True Love Is Giving the Gift of College

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Kathryn Flynn

By Kathryn Flynn

February 5, 2020

This Valentine’s Day consider showing your affection to your child or grandchild by giving the gift of college. Flowers, toys and candy and chocolate are nice gestures, but a 529 plan contribution is an investment in a child’s future.

529 plans: A lasting gift they’ll love

Money saved in a 529 plan grows tax-deferred and can be withdrawn tax-free when used to pay for qualified education expenses. With this tax-free compounding, even a modest gift has the potential to grow significantly over time.

529 plans can be used to pay for tuition, fees, books, supplies and equipment, computers and internet, and room and board (if the student is enrolled at least half time) at any eligible post-secondary institution. This includes public and private 2-year and 4-year colleges and universities, trade schools and even some international schools. Families can also take a tax-free 529 plan distribution to pay for up to $10,000 in K-12 tuition (per year, per beneficiary). The child can attend a college or K-12 school in any state, regardless of which 529 plan they use. For example, a family living in California can use funds saved in New York’s 529 plan to pay for a child’s tuition at Michigan State University.

If the child decides not to go to college, leftover 529 plan funds can be transferred to a qualifying family member without tax consequences by changing the beneficiary. The account owner can also withdraw the funds at any time for any reason; however, if the distribution is non-qualified the earnings portion will incur income tax and a 10% penalty. The penalty is waived if the beneficiary gets a scholarship, decides to attend a U.S. Military Academy, receives educational assistance through a qualifying employer program, dies or becomes disabled. Parents may also save any leftover 529 plan funds for a future grandchild or use leftover 529 plan funds to pay down a student loan.

How to give a 529 plan gift for Valentine’s Day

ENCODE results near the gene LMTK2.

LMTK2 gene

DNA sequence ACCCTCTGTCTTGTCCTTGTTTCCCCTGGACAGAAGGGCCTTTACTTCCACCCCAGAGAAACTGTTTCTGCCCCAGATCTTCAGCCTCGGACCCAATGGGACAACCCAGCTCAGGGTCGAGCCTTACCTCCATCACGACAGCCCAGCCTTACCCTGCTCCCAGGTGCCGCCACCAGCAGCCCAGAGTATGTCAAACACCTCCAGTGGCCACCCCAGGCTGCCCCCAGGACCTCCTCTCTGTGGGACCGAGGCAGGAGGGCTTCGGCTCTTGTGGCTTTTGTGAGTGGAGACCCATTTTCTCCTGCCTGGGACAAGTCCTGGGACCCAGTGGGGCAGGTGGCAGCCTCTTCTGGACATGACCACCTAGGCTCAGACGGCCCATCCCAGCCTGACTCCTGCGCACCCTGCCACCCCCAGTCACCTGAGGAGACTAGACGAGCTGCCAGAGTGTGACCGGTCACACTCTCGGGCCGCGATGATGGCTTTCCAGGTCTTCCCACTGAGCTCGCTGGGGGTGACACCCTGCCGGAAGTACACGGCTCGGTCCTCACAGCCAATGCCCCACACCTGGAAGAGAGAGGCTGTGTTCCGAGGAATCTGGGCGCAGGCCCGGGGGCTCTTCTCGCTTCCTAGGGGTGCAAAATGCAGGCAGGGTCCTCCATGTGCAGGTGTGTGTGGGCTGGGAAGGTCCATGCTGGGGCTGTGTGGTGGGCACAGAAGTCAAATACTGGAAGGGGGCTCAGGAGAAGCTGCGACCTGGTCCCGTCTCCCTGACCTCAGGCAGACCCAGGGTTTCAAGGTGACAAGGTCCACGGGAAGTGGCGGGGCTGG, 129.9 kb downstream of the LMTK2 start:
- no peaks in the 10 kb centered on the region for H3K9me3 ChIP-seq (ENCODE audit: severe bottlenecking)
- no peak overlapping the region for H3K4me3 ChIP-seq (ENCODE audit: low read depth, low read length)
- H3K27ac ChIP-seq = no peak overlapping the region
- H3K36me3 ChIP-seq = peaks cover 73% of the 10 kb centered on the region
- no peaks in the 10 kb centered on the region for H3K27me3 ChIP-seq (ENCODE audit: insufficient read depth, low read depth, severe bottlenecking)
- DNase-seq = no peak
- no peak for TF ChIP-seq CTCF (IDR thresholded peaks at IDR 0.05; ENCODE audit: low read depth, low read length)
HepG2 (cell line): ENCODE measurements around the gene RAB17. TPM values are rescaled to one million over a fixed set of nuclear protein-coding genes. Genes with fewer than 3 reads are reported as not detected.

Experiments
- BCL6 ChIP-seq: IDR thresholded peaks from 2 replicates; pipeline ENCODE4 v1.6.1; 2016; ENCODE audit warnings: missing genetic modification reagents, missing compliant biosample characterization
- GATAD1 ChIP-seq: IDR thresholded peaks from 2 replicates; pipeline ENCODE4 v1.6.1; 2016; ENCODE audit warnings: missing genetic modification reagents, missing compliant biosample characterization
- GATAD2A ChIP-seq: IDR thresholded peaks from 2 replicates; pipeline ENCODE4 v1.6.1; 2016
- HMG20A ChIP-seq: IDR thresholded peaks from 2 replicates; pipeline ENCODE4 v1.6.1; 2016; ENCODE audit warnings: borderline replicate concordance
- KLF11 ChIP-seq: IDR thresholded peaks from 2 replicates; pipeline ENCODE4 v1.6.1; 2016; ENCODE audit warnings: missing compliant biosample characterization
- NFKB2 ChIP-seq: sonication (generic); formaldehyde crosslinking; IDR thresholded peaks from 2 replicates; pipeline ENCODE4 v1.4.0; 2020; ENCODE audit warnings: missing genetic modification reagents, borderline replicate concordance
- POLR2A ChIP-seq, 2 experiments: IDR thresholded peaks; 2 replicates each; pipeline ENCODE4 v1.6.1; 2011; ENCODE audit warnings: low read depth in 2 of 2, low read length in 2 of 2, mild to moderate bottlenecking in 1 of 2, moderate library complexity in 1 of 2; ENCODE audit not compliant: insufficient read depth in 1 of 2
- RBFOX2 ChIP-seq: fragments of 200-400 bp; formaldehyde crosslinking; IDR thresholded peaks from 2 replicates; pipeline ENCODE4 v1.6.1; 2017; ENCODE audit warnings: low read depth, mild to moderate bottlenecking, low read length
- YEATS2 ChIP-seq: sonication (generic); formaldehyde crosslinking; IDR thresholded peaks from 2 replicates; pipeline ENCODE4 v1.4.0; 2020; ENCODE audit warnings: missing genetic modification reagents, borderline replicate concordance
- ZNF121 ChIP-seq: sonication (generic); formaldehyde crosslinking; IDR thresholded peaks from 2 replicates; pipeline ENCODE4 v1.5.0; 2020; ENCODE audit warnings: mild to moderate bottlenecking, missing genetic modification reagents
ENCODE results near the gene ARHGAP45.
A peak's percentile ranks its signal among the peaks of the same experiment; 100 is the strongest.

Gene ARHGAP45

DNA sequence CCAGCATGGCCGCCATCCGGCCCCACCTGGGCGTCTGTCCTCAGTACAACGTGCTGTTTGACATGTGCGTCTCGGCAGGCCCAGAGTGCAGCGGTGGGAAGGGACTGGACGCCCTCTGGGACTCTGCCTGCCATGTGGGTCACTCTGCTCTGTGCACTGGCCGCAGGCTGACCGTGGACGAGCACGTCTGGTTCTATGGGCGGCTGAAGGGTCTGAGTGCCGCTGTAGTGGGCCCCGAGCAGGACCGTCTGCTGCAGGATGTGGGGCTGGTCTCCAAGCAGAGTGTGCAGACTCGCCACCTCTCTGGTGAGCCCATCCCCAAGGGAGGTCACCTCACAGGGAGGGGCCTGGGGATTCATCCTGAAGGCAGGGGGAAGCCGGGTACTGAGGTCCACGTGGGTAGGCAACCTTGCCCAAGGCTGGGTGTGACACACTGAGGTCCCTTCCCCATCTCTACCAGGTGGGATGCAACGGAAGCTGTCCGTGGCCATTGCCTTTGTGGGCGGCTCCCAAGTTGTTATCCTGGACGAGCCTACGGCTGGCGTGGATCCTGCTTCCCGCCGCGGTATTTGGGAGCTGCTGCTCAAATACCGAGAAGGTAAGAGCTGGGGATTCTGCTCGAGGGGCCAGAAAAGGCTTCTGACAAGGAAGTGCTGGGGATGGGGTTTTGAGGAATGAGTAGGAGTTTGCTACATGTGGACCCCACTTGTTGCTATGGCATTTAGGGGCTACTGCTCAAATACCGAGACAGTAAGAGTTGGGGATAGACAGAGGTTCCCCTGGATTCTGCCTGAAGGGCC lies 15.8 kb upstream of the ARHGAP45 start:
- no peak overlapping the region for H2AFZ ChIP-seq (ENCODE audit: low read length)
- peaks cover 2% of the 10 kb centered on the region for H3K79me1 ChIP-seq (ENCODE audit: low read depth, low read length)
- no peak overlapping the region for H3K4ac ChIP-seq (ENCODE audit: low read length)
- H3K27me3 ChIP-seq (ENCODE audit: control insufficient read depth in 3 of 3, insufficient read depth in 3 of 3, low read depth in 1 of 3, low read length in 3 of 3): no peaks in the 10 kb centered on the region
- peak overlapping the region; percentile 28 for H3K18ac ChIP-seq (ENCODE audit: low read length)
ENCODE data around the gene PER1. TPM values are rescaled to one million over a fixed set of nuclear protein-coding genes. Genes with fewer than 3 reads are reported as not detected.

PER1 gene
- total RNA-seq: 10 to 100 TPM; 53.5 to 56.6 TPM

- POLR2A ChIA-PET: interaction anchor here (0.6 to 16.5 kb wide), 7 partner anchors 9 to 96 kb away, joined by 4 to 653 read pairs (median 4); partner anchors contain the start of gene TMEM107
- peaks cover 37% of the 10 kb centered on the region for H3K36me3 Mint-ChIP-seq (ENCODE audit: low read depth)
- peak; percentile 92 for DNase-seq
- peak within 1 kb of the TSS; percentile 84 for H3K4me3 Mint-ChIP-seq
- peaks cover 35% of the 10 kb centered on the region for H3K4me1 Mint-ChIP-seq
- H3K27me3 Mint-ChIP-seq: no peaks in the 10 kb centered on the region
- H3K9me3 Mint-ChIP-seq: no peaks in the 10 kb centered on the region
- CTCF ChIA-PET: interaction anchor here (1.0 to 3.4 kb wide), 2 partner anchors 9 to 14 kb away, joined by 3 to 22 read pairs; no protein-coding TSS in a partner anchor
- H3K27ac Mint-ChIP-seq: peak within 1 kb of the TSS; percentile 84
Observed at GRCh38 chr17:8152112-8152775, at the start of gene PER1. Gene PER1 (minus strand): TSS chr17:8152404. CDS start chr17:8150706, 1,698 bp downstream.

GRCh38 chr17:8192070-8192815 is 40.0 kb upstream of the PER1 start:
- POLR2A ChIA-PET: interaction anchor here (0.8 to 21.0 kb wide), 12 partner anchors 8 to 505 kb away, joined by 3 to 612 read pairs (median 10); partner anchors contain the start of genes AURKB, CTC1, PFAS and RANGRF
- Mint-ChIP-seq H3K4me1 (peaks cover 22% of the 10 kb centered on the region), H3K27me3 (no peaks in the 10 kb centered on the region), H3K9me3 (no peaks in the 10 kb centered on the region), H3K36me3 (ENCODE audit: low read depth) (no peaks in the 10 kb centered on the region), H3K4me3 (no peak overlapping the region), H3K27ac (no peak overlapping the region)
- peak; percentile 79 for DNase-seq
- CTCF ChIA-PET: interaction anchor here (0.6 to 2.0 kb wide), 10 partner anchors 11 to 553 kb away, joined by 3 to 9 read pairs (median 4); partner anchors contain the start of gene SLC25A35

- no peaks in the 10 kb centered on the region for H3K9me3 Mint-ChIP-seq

529 plan account owners can make lump sum contributions at any time, and most 529 plans also accept gift contributions from grandparents or other loved ones. Gift contributions to a 529 plan can generally be made by check or electronic deposit. Some 529 plans, including 529 plans from Fidelity, allow the account owner to set up a gifting page for the beneficiary that can be shared with friends and family.

Grandparents and other loved ones can also open a new 529 plan for a child. However, distributions from a 529 plan owned by anyone other than a parent can have a negative impact on eligibility for need-based financial aid.

How much to give

Consumers spend an average of around $196 on Valentine’s Day gifts, according to the National Retail Federation. Typical Valentine’s Day gifts like toys and candy can provide instant gratification for a child, but they are usually forgotten within a few weeks. A contribution to a 529 plan, however will continue to grow until the child is ready for college.

If a parent or grandparent were to contribute $196 to a child’s 529 plan each year on Valentine’s Day from birth to age 18, they would have over $6,600 saved for college, assuming an annual investment return of 6%.

According to Fidelity’s 11th annual New Year Financial Resolutions Study, 53% of Americans aim to save more money in 2020. However, other studies show that only 8% of people achieve their intended New Year’s resolution. Parents who made a New Year’s resolution to save for college but haven’t started saving yet can use Valentine’s Day as an opportunity to catch up.

When you wait to start saving in a 529 plan, you miss out on potential growth from tax-free compounding. Instead of waiting until next January to start your New Year’s resolution, consider depositing two months’ worth of contributions on Valentine’s Day.

For example, if your goal was to save $250 per month, contribute $500 on Valentine’s Day and $250 for each of the next 10 months. Saving $250 per month will pay for about one-third of projected future costs to attend an in-state public 4-year college in 18 years. The remaining two-thirds can be covered by current income and student loans.

Parents should aim to save $450 per month for an out-of-state public 4-year college and $550 per month for a private non-profit 4-year college. If you can’t afford to save the recommended amounts, start small and aim to increase the monthly contributions each year. Use a college savings calculator to determine how much to save for your child or grandchild.

A good place to start:

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